Inventories: 1980s Video Game Heroines
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Between Dontnod Entertainment's reports about how hard it was to convince publishers of their reasonably proportioned lead woman in Remember Me, and Ubisoft's claims that athletic female characters are just too difficult to animate to even bother, the video game industry paints a rather sad picture of its diversity. Imagine how bad it must have been back in the 80s, when all game developers were bearded overweight nerd dudes... or was it? Well, let's take a look at all the forms female protagonist have taken in the infant years of gaming, there are quite a few true surprises to be had. But don't take this as an argument to deny that severe gender imbalance among game heroes does exist - never forget that for every single game listed here, there were literally hundreds of bulky barbarians, brash boy wonders, sly spy or ninja dudes and mustachioed plumbers... well, maybe not that many mustachioed plumbers, but you get the point. We won't take just any old protagonist with a double X chromosome, though. But we have a rigid set of requirements that every applicant must meet:
- We only take human-shaped heroines, so good-bye Ms. Pac-Man. A surprisingly common role for female video game player characters is also the mother animal trying to protect/rescue her offspring - be it Kangaroo (1982), Pooyan (1982), Flicky (1984), Onyanko Town (1985), Mama Llama (1985), Bird Week (1986) or, for a more recent example, Shelter (2013). Humanoid fantasy or sci-fi races are allowed, though.
- Games that are adaptions or spin-offs of pre-existing works in other media are not eligible, either. This cuts out the very first example of a female player character in a video game ever, namely Little Red Riding Hood in 1980's Kid Venture. Other popular examples are Ripley in many Alien games and Nausicaä. This does not prevent games that use fictional versions of real life persons showing up in the list, be it officially endorsed or "stolen".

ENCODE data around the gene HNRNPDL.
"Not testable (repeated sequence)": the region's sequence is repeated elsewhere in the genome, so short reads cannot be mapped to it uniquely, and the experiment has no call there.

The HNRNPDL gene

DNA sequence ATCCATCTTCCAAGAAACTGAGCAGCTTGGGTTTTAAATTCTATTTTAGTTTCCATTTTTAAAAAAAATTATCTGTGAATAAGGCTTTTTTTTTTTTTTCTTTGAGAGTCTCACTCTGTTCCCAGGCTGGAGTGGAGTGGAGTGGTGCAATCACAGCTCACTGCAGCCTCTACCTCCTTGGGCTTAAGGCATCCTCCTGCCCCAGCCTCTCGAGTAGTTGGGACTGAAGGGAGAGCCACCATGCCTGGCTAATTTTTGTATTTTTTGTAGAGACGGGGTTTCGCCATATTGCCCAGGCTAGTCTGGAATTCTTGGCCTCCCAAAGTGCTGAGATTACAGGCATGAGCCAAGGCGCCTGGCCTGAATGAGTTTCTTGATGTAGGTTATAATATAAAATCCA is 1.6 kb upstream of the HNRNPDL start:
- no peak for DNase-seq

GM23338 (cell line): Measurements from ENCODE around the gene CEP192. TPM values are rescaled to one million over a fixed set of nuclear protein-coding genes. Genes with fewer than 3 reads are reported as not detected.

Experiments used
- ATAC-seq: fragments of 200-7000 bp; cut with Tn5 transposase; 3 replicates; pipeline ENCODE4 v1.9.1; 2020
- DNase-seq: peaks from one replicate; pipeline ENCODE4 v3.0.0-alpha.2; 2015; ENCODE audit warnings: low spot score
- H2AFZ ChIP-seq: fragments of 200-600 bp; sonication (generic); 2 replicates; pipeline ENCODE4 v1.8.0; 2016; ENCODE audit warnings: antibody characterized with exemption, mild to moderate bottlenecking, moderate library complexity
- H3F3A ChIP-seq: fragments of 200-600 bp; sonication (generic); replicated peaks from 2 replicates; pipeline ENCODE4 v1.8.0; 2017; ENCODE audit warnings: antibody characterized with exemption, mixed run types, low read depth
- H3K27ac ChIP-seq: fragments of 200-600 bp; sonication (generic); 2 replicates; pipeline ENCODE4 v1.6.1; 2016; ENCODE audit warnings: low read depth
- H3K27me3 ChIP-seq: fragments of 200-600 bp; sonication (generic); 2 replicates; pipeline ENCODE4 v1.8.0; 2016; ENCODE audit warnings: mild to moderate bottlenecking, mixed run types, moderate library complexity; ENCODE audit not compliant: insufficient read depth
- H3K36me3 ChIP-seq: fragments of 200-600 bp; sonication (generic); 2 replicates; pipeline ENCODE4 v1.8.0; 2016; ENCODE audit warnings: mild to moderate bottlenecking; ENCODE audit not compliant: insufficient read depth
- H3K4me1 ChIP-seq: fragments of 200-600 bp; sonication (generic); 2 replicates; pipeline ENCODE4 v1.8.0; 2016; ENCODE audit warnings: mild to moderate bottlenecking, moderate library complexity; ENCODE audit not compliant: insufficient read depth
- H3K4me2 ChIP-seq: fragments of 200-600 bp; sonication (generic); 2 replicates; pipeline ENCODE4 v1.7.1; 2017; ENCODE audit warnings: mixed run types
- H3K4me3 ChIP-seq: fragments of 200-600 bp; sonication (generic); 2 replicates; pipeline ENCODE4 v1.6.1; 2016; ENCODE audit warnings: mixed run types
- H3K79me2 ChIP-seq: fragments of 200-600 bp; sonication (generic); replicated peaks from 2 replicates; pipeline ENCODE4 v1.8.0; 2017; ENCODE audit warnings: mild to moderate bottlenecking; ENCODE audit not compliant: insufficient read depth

- We won't be listing player-created RPG characters, like the female classes of Dragon Quest III, as well as undefined (aside from their gender) player stand-ins like the female variant in Hitchiker's Guide to the Galaxy or Alter Ego.
- This article focuses mostly on women who are the main characters in their respective games. We have included some women that are additional playable characters or sidekicks, though due to their number, we obviously can't cover ever single game ever made.
Benthi from Galactic Saga IV: Tawala's Last Redoubt (1981)
Galactic Saga was a series of ancient strategic simulations created by Douglas Carlston and published by Broderbund. The first three games follow the career of the male hero Julian du Buque of Sparta from his appointment as commander of Prince Tawala Mundo's armed forces to his eventual rebellion against the emerging despot Emperor. The final game, however, depicts the final struggle on Farside, the last outlier world of Tawala's military power. Commander of the local rebel forces is Benthi (who of course is somehow romantically involved with du Buque). In the game she is only ever assumed to sit in the commander's tent, but in the manual there are several depictions of her, sporting a magnificent afro. May the first original video game heroine even have been conceived as a person of color?
The women from Mystique/PlayAround porn games (1982-1983)
After an impressive start with Benthi, the games industry didn't waste much time to go on a blunt sexploitation spree with a bunch of porn games. The games - there were six different titles - were not entirely original, though: Each of them was the counterpart to a mechanically identical male version, which Playaround later sold as double ender cartridges in various combinations. So Knight of the Town became Lady in Wading, the breakout clone Bachelor Party got the much less imaginative title change Bachelorette Party, and even the infamous Custer's Revenge was appended with General Re-treat, which was only ever released in Europe due to the scandal the original game caused.
Kim Kimberly from Snowball (1983) and Return To Eden (1984)
Kim Kimberly almost didn't count for this list: Kim is a name found with both genders, and the text in the games themselves easily avoids any overt references to gender - it's always "you, the player" in these text adventures. Only in the third game of the Silicon Dreams trilogy her gender is made specific, when you play as some other dude and Kim appears as an NPC. The front covers don't help much, either, as they show either space ships or robot-like combat suits that completely conceal the appearance of the wearer. The cassette inlay (yes, computer games used to come on cassette tapes) for the first game, however, clearly shows a heroine as the agent, with the male crew members suspended in cryostasis. So apparently the publishers' theory that video games with female protagonists on the cover do not sell is not as recent as we might have thought. It's still a mighty step up from the virtual prostitution that preceded the games.
Charity Flair and Agatha Marbles from Murder on the Zinderneuf (1983)
This randomized murder mystery simulator on a blimp features no less than eight playable sleuths with distinct personalities to influence interrogations, and two of them are women. While they are only depicted as silhouettes, Charity Flaire makes suspects talk with her sex appeal, and Agatha Marbles is the sweet elderly woman criminals tend to underestimate until it is too late and they're convicted.